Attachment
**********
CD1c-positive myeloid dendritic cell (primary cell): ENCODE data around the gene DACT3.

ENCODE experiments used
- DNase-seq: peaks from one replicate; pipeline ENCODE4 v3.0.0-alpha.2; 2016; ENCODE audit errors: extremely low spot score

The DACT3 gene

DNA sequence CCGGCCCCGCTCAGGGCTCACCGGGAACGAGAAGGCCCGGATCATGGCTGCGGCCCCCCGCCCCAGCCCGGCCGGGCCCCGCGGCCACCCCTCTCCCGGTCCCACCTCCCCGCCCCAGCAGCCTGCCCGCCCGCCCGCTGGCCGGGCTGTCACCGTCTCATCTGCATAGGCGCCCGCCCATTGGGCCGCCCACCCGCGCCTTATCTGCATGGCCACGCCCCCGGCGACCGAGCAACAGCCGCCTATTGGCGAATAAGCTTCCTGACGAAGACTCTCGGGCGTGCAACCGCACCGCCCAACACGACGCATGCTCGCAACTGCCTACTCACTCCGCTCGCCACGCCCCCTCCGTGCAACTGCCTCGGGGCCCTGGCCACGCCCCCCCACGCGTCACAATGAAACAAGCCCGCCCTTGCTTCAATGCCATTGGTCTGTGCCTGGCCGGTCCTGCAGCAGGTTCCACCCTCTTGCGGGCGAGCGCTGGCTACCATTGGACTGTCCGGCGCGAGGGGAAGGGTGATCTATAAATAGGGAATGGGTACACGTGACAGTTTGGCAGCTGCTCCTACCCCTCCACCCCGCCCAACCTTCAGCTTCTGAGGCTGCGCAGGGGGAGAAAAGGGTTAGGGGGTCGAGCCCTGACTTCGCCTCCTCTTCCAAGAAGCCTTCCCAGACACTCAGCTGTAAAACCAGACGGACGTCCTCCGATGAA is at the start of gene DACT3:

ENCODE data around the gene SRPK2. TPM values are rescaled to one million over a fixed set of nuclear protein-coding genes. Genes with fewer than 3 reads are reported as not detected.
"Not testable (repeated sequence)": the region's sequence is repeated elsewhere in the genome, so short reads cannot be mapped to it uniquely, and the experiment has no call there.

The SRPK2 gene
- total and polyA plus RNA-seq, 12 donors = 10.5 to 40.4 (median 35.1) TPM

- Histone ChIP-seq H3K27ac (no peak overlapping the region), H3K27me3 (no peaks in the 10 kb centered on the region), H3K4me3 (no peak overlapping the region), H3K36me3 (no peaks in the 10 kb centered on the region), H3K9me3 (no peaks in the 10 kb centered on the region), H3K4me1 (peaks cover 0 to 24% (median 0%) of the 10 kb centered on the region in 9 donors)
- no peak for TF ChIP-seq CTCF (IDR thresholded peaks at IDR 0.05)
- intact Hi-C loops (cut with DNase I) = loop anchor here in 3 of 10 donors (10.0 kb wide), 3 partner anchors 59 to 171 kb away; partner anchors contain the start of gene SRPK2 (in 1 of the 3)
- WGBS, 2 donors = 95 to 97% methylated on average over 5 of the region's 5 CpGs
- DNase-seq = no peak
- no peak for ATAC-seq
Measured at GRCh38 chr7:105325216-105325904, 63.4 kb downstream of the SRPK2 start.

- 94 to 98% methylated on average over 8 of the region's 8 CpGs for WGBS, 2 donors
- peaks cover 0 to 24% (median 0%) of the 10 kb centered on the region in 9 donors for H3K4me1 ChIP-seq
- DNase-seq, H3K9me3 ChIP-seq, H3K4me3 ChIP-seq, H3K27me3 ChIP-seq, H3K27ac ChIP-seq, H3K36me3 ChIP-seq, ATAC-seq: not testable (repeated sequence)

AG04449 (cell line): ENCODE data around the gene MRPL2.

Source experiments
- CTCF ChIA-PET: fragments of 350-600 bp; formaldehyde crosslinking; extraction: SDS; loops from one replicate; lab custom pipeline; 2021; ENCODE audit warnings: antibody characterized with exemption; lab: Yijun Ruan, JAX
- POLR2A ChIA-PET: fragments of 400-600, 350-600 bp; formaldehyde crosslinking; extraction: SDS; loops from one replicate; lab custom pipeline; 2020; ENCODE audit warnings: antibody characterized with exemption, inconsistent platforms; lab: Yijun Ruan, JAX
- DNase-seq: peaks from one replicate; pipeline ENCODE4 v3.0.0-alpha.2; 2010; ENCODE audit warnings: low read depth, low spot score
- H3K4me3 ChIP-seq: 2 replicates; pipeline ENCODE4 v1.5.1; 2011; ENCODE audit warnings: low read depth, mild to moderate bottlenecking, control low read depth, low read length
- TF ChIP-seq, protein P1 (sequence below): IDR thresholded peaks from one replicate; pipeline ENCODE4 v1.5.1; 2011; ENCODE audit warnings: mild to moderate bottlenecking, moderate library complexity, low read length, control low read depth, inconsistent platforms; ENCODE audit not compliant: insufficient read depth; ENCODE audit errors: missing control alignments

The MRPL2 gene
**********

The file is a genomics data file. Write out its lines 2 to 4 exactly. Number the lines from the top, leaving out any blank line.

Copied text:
ENCODE experiments used
- DNase-seq: peaks from one replicate; pipeline ENCODE4 v3.0.0-alpha.2; 2016; ENCODE audit errors: extremely low spot score

The DACT3 gene